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Monday, August 21, 2006

India and China Sail in Different Boats

This arrticle was written by Shailendra Kakani, the Research Head of Commodity Research Group and the Managing Editor of www.commodityresearch.in.

Chinese economy is already three times larger than the Indian one. China has seven times more Internet users and ten times more mobile phone users. While China has a trade surplus amounting to $200 billion with the USA alone, India's entire external trade amounts to the same figure. While China is registering trade surplus every year, India's trade deficits are growing to disastrous levels. And most importantly, Inflation in China is almost zero while in India even the government figures put it at 5+%, while the public estimates are anywhere above ten per cent.

More than 200 million Indians live in slums and shanties bereft of any sanitation facilities. Millions of school students don't see a teacher for weeks. More than 70 million children stay out of the school and work as child labour, often in very hazardous industries. By a former Prime Minister's own admission "269 million Indians are food insecure."

The phone user numbers are outdated. China today has 440 million cell phone users and 350 million fixed line phones in use. India's cellular phone users passed 100 million this year and around 48 million phones are connected by fixed lines.

While in China only 10% children under five are born underweight, in India 's score is 53% - far higher than Mexico's 8% and Pakistan's 26%. The UN MMR numbers for India (540) are several times higher than those for other developing countries like China (56), Brazil (260), Thailand (44), Mexico (83) or even Sri Lanka (92). India has far lower percentage of antenatal coverage (60%) compared to China. According to a study by Arati Rao "In India only 43% of deliveries involve a skilled birth attendant compared to between 86% and 99% in Mexico, China, Sri Lanka, Brazil and Thailand." Not surprising why China scores 0.718 on the human development index and why India clocks in a measly 0.571.

Even today many Chinese criticize the reform in the public health system in China. But China is still far ahead of India in any index conserning the public health. China even did better than todays' India since China had the low cost but functioning "barefoot doctor " system that covered almost every corner of the country. Unfortunately, system a good system was "reformed".

China now produces over 450 million tonnes of food grains, while India continues to struggle to maintain 200 million ton record achieved a couple of years back.

A mere 21% of all farms in India have access to irrigation; remaining depend on rain gods to eke out one single crop. Farmers are crying because they are being supplied with rotten seeds, spurious insecticides, and last but not the least, no information.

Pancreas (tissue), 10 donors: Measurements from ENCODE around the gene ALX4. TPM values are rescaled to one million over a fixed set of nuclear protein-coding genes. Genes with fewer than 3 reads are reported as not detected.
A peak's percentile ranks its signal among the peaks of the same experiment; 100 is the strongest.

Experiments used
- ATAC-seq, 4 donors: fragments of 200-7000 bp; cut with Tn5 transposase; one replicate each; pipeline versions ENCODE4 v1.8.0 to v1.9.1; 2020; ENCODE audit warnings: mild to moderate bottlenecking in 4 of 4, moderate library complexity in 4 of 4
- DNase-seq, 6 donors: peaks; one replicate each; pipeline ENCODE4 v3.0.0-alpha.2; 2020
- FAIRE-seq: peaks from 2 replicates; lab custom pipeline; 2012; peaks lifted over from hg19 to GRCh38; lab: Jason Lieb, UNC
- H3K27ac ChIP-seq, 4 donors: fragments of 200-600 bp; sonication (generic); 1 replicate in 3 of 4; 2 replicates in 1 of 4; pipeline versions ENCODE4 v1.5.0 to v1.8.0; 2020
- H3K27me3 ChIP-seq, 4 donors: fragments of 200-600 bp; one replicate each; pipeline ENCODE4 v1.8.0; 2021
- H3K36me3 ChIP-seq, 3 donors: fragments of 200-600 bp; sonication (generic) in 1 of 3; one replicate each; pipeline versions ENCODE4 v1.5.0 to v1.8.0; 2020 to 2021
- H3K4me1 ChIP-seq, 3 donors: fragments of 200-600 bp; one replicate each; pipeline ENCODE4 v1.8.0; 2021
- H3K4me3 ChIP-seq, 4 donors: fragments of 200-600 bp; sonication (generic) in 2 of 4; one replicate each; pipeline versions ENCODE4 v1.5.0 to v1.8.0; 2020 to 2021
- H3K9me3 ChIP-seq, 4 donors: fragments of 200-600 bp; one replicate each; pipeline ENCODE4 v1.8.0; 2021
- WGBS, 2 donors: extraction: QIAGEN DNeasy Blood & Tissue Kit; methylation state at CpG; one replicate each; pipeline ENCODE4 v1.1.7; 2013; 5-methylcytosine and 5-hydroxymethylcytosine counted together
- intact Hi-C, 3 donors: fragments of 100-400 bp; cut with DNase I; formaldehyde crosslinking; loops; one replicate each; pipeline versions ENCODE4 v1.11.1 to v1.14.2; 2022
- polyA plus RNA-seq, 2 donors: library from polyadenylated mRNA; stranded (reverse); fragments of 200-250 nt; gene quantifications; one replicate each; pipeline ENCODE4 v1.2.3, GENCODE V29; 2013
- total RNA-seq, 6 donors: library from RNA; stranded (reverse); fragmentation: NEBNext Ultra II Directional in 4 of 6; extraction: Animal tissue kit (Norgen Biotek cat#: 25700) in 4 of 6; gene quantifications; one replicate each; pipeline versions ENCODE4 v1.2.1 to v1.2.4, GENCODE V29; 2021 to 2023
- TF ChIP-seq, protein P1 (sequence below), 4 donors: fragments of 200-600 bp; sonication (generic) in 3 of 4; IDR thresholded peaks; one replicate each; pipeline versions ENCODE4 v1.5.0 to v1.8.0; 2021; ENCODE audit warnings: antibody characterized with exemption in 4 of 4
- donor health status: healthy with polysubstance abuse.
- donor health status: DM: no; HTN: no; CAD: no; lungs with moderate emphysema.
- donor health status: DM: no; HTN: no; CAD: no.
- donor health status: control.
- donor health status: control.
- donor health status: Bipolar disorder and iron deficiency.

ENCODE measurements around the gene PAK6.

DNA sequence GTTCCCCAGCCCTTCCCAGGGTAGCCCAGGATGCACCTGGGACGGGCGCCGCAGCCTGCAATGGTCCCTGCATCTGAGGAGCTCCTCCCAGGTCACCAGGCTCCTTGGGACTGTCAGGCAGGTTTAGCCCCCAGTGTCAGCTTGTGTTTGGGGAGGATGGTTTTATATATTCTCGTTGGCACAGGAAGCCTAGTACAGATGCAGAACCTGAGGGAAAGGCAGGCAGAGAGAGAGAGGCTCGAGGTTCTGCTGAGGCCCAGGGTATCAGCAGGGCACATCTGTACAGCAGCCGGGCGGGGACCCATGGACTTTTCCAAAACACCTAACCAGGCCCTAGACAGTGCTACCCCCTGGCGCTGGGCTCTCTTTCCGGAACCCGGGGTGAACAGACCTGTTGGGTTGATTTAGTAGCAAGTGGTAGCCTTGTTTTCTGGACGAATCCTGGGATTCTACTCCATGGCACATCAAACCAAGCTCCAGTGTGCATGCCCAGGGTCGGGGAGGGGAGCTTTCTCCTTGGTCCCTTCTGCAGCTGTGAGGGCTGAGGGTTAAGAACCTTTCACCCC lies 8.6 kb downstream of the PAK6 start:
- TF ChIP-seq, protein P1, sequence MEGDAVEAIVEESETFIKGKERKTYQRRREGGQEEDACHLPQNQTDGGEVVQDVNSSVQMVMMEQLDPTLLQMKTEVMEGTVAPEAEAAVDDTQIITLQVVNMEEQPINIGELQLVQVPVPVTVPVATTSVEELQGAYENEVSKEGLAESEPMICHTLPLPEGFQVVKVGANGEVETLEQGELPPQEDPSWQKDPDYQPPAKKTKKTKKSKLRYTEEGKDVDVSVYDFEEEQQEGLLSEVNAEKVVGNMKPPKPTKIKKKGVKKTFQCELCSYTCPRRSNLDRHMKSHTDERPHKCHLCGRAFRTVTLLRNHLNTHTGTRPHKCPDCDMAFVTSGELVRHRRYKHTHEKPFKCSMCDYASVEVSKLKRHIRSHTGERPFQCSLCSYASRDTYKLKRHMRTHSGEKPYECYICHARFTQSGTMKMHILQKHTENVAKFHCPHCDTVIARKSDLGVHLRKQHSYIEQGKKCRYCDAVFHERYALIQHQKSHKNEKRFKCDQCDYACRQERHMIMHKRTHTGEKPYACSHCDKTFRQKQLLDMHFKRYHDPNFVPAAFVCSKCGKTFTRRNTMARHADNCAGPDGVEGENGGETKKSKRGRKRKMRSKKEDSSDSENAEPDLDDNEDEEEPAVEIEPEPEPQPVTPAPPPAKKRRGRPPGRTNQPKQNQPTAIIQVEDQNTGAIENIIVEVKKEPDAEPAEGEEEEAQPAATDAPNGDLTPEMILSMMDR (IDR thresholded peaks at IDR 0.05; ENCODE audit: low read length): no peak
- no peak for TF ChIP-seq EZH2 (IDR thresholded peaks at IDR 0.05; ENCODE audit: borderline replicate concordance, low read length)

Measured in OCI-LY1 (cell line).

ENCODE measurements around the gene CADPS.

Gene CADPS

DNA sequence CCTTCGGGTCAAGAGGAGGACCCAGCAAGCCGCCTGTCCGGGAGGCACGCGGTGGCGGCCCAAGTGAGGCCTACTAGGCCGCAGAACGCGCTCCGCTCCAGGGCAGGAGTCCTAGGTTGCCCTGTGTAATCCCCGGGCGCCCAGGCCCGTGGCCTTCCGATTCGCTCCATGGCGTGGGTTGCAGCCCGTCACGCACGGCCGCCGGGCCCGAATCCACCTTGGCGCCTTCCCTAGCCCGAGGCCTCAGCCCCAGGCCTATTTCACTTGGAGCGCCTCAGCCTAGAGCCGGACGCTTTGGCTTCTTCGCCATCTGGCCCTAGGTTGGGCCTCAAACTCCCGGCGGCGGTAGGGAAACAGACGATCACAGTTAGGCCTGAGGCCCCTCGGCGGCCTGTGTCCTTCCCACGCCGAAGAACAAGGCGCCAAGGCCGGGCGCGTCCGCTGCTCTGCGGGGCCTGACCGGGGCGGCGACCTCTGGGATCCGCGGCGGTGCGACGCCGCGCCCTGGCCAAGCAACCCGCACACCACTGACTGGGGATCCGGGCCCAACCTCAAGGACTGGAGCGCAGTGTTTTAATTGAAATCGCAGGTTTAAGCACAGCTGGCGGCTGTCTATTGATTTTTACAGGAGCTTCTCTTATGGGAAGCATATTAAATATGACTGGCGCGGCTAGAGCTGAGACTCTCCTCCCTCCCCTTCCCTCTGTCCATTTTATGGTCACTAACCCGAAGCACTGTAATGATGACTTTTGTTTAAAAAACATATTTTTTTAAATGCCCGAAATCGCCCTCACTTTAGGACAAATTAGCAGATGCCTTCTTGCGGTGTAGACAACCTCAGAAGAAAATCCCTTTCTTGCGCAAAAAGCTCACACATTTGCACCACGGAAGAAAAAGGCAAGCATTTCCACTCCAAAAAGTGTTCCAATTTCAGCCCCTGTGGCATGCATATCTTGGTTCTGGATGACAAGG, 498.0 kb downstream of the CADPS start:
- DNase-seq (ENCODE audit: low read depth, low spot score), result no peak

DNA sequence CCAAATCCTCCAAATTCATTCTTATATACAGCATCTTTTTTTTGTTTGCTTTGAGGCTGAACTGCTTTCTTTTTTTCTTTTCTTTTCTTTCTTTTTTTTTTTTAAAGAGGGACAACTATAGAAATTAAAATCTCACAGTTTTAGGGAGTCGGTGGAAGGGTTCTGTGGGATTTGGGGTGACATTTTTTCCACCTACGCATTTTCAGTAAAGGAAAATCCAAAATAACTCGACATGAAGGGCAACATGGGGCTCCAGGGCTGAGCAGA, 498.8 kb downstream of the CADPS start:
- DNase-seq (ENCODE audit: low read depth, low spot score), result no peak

China's record grain production of around 500 million tons was reached in late 1990s. India's record production should be around 250 million tons if I am not wrong. China has a much better irrigation system that covers around 80% of farming land largely thanks for hard work before the reform (Many may not believe it due to both Chinese and western propaganda, but it is true that most of Chinese irrigation system in China was completed before the reform.) China also has invested a lot in agriculture technology research. Today, China is a leader in hybrid rice and gene modified grains.

A recent article in Economic Times quoted the latest Development Policy Review of the World Bank which says that the typical doctor at a primary health centre in Delhi is less competent than in Tanzania, and the chances of his recommending harmful treatment are 50:50. "One in five children drop out before class V. Teacher absenteeism is rampant, and half the Standard V children in five states cannot read Class II texts. Water supply is just four hours a day in Delhi, 2.5 in Bangalore and 1.5 in Chennai, against round-the-clock supply in Jakarta or Colombo. Electricity supply is terrible, and 30% of it is stolen with impunity."

Finally, the author said:

What I wish to achieve by writing this article is simple: India and China cannot be - and should not be - clubbed together. They were in the same boat fifty years back; when India was just freed from the colonial rule and China was reconstructing after the Second World War. But as of today there is only one valid comparison among them: that the two have the largest populations to support. Apart from this there is nothing which forms a common denominator among the two nations. The way things are progressing in India, Bangalore will never become another Beijing and Bombay will never become another Shanghai. It is time the international media readjusts its perspective and present a more honest view to its readers.


The full copy of the article is available here.

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